I don’t recall ever making a list of qualities I wanted in a partner… Well. Not a physical list anyway. But sometimes I think people rosieprojectdon’t know what they really NEED. I think that the whole “opposites attract” thing is a cliche and, frankly, pretty inaccurate. BUT there’s a lot to be said for not dating someone who is basically YOU. You need a balance, you know? Don needed to break out of some of his routines, and Rosie needed some structure. Complimentary weirdness can be a good thing.

4. What is it about Rosie that manages to break down Don’s defenses? Do you think that love requires a certain abandonment of logic? 

My husband came home from work the other day with a novel definition of love he’d heard during a work presentation (he works in a hospital, doctors talk about whatever the heck they want to.) He told me that love is the willingness to  support another person’s illusions. That’s not a fuzzy warm romantic definition, but I think it works. I mean, you’ve got to be willing to take the other person’s weird and roll with it. Rosie was able to get through some of Don’s quirks and appreciate his soft underbelly. Don looked beyond Rosie’s hotness and into her brain because that’s all he could think to do. Sometimes love just works, and it’s rarely a purely logical proposition.

5. What was your favorite scene in The Rosie Project?

I’ve got a tie here. The scene where Don deliberately throws his dance with Bianca thrilled me. I was able to envision the whole debacle and it was hilarious and cringe-inducing in equal measures. I ALSO simply ADORED the scene where Don and Rosie provided cocktails for the medical school reunion. I laughed so hard when Don was offering all these elaborate drinks he’d studied while the bar staff had no idea how to prepare them. A pineapple and sage margarita. Who knew, right?

Have you reviewed The Rosie Project on your blog, or tackled these discussion questions on your own? Please link up, I’m dying to know your thoughts!

[inlinkz_linkup id=368449]

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Feb 07

Literary Blog Hop: FREEEEEE STUFF!!!

Uncategorized 97

Howdy Bookworms!

I’m excited to announce that I’m participating in the Literary Blog Hop again! It’s hosted by the super impressively organized Judith of Leeswammes’ Blog. (Can we get a little applause for Judith? Bravo, madame!) I’ve decided to give away a $25 Amazon Gift Card! As much as I love telling y’all what to read, I think having a choice in the matter makes things more fun for the winner. Alright. I might ALSO be a little indecisive and lazy. (Shhh keep that on the down low.) The best part about this event is that there are a whole bunch of other bloggers giving away books and bookish items as well. Who’s excited?!

literarybloghop_february

a Rafflecopter giveaway

 

Don’t forget to check out all the other blogs and their bookish prizes! 

Linky List:

  1. Leeswammes
  2. Seaside Book Nook
  3. Booklover Book Reviews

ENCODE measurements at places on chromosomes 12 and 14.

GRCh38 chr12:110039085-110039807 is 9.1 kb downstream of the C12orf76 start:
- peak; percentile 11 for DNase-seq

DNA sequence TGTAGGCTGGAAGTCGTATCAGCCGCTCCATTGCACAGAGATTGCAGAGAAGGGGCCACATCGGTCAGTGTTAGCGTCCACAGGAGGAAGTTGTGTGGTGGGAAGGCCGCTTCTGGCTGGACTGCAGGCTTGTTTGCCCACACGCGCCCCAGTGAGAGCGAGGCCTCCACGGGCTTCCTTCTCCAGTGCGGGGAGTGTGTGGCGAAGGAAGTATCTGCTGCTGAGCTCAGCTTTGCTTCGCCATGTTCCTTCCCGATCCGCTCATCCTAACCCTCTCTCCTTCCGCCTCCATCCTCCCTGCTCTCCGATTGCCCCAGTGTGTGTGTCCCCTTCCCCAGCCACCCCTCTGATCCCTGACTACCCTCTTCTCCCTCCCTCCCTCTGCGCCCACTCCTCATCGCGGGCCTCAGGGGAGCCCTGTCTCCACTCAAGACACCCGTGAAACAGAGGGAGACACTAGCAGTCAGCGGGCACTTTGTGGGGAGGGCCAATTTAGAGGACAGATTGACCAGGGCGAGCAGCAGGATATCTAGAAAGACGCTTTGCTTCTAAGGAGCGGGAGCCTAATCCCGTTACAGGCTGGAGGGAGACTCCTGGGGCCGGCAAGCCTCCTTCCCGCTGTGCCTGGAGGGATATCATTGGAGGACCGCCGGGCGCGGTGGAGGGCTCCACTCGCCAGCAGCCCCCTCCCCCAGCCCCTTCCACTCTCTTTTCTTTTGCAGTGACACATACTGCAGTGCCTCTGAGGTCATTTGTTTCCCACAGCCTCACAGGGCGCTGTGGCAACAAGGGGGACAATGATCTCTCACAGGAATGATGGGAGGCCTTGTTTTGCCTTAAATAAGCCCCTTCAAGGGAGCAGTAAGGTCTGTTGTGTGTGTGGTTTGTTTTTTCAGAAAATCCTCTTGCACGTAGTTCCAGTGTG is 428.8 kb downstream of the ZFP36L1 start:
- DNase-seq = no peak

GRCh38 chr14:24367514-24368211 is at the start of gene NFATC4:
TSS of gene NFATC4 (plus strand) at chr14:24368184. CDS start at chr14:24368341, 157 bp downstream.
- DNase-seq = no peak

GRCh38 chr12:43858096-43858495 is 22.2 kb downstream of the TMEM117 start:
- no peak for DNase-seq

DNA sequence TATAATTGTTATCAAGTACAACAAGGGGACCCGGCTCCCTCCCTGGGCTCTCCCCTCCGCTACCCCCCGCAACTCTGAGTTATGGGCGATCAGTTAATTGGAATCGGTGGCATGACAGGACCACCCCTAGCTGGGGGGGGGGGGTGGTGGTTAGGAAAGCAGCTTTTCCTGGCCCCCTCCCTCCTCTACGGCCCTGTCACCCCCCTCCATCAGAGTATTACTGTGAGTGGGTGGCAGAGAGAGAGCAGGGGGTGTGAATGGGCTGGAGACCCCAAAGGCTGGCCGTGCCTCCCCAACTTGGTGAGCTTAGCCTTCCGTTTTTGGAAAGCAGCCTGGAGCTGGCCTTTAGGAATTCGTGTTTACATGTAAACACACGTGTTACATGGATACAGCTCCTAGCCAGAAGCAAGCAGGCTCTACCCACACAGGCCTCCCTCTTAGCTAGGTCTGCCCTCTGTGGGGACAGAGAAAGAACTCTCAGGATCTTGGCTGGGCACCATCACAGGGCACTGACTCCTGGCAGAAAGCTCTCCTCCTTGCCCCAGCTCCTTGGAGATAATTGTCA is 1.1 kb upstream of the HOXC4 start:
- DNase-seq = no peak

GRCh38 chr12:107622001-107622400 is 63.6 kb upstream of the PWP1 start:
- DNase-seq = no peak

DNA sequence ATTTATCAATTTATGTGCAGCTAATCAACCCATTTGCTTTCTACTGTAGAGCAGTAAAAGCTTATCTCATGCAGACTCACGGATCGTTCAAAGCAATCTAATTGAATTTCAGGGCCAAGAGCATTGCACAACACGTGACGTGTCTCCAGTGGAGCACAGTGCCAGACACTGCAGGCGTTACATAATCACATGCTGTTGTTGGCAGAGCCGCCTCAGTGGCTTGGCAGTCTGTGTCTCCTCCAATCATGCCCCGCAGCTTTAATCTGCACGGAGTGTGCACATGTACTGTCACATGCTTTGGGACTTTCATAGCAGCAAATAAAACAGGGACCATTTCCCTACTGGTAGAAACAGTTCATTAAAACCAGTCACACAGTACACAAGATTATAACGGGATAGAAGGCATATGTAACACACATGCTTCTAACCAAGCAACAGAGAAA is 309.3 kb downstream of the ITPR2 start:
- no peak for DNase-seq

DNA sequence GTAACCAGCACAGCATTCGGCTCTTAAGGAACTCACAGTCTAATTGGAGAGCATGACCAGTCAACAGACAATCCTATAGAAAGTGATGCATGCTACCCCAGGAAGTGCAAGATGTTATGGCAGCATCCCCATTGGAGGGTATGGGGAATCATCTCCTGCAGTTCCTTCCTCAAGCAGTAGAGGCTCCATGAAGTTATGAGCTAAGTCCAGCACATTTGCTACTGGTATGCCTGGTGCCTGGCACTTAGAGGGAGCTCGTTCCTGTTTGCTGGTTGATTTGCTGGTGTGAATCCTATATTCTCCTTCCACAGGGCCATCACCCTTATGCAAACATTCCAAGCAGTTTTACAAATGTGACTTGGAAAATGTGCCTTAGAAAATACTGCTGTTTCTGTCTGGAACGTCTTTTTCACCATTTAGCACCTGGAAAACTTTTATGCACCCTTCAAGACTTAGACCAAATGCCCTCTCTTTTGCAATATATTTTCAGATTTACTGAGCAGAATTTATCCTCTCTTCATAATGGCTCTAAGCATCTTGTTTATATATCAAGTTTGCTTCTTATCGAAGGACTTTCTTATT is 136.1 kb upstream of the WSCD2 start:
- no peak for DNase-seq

4. Biblionomad
  5. Laurie Here
  6. The Well-Read Redhead (US/CA)
  7. River City Reading
  8. GirlVsBookshelf
  9. Ciska’s Book Chest
  10. The Book Stop
  11. Ragdoll Books Blog
  12. Nishita’s Rants and Raves
  13. Lucybird’s Book Blog
  14. Reading World (N-America)
  15. Journey Through Books
  16. Readerbuzz
  17. Always With a Book (US)
  18. 52 Books or Bust (N.Am./UK)
  19. Guiltless Reading (US/CA)
  20. Book-alicious Mama (US)
  21. Wensend
  22. Books Speak Volumes
  23. Words for Worms
  24. The Relentless Reader
  25. A Lovely Bookshelf on the Wall (US)
  1. Fourth Street Review
  2. Vailia’s Page Turner
  3. The Little Reader Library
  4. Lost Generation Reader
  5. Heavenali
  6. Roof Beam Reader
  7. Mythical Books
  8. Word by Word
  9. The Misfortune of Knowing
  10. Aymaran Shadow > Behind The Scenes
  11. The Things You Can Read (US)
  12. Bay State Reader’s Advisory
  13. Curiosity Killed the Bookworm
  14. Lizzy’s Literary Life
  15. Books Can Save a Life (N. America)
  16. Words And Peace (US)
  17. The Book Club Blog

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Feb 07

I’d Like to Thank the Little People (An Idiosyncratic Lit List)

Idiosyncratic Lit List 11

Happy Friday, Bookworms!

It’s award show season, and those acceptance speeches have got me to thinking about the “little people.” Of course, celebrity types mean their entourages of non famous people, but the way my stream of consciousness rolls, I start thinking about actual little people. Once my brain train leaves the station, it usually ends up in lit-land. It’s not until you meet a character as amazing as, say, Tyrion Lannister, that you realize just how under-represented little people are in literature. (I’m talking about real medically recognized dwarfism, of course, not fantasy-type dwarfs. There are plenty of those.) I could only come up with a few characters for this list, but since they are so full of awesome, I’m going for it!

idiosyncraticlitlist

1. Trudi Montag from Stones from the River by Ursula Hegi: This book! It’s set in Germany during WWII. Trudi is a dwarf, and as such, she has always been set apart in society. It’s disturbing to watch through Trudi’s eyes the changes in society that take place as a result of the rise of the Nazi party. Luckily, there are also moments of tenderness and human redemption. Trudi may be small in stature, but not in spirit.